Seventy years ago, television was finally becoming a reality. The war was over, stations were coming on the air, and the enlightened radio dealer was getting ready to move into television. Crosley, the pioneer in radio manufacturing and broadcasting, had also made the move to television. The Crosley Spectator is shown here, from the August 1947 issue of Radio & Appliance Journal.
The set boasted an image size of 6-3/8″ by 8-1/2″, had 27 tubes and three rectifiers, and tuned all 13 channels, 44-216 MHz, including the elusive channel 1, which was never put to use.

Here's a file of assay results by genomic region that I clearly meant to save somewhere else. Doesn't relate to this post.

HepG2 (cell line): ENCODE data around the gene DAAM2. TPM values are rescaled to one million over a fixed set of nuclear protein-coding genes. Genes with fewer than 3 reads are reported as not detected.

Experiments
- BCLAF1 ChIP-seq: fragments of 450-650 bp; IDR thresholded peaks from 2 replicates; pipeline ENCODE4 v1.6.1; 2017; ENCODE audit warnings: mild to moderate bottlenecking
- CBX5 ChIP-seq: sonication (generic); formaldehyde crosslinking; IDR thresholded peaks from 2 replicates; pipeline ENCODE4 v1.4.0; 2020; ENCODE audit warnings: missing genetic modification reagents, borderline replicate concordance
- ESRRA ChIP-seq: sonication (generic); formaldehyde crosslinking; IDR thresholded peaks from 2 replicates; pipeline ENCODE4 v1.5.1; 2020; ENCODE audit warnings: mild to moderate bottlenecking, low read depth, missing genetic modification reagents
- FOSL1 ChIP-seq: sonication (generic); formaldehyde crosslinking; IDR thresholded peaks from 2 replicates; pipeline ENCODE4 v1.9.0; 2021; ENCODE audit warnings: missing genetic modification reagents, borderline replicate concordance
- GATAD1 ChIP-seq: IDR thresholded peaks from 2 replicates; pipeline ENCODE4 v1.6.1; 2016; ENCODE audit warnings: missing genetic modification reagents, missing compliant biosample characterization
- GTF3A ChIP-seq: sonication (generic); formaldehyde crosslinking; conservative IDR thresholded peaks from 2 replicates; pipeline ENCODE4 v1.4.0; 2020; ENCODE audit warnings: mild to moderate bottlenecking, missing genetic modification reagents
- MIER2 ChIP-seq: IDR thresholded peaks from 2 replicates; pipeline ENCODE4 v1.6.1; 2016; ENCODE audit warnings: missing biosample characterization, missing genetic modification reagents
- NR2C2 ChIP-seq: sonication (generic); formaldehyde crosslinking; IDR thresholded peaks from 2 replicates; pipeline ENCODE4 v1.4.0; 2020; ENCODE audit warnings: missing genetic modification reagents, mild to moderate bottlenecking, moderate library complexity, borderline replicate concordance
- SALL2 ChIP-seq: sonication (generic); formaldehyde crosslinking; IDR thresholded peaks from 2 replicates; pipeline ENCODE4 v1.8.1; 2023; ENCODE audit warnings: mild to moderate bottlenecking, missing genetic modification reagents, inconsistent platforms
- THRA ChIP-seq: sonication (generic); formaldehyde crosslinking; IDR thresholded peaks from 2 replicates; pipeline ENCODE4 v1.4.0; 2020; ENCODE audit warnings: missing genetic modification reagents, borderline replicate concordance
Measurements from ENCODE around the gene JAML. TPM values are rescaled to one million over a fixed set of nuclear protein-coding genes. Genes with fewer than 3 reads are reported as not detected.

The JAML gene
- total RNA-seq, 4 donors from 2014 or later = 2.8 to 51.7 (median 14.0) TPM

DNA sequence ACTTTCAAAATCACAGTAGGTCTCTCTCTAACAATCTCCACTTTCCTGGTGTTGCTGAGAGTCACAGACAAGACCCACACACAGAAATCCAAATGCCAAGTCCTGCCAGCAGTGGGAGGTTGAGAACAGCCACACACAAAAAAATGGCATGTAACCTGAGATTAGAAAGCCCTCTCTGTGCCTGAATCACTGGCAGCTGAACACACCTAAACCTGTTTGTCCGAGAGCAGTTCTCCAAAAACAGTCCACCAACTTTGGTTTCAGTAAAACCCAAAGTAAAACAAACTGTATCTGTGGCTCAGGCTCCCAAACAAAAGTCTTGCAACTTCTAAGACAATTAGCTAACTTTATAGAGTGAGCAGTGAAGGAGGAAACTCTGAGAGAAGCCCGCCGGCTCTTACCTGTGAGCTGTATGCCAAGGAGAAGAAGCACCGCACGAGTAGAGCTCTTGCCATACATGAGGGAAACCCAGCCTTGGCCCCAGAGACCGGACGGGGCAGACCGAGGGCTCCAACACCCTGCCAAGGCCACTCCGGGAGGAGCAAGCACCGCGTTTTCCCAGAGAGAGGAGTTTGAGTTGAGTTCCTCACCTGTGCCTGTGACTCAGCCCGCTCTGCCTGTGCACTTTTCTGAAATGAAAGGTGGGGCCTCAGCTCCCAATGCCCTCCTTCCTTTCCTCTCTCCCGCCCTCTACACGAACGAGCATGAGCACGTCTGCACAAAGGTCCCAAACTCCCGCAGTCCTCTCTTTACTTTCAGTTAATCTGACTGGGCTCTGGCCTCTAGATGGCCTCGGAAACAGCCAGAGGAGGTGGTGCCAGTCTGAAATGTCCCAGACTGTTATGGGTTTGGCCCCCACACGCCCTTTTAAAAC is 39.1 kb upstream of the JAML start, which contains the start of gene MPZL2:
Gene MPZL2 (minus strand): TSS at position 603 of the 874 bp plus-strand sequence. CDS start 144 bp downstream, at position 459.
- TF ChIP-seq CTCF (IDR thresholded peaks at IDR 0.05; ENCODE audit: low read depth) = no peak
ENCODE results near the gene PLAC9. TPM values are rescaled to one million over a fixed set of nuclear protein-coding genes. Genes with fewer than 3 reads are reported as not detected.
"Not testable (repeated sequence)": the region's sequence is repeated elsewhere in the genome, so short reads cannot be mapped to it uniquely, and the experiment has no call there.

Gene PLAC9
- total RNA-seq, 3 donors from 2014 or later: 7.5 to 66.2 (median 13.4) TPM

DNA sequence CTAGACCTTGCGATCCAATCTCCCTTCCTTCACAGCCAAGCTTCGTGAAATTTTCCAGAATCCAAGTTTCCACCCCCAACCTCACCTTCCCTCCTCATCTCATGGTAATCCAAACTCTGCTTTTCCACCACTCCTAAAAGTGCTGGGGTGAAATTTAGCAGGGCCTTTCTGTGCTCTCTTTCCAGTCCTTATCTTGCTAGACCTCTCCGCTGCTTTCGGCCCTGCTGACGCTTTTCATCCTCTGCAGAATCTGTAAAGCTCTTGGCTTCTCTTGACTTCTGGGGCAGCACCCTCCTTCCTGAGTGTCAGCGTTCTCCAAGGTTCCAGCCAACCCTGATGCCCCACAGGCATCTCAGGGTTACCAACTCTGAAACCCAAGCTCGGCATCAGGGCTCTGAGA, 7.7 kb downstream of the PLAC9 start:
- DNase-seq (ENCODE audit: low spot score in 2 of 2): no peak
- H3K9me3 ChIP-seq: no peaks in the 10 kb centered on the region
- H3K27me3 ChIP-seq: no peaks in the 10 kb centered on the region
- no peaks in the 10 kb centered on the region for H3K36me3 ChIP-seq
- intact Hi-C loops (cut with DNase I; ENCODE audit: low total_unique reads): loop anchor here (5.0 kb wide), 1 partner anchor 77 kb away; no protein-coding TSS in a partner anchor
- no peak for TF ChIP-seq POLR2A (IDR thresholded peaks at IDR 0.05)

Those 27 tubes consumed 380 watts, and the set weighed in at 85 pounds.
The ad assured the dealer that the Spectator in the shop window as its own salesman, and each set sold would become the talk of the neighborhood and draw in even more business.
You can see a nicely restored example of this set in operation at this video: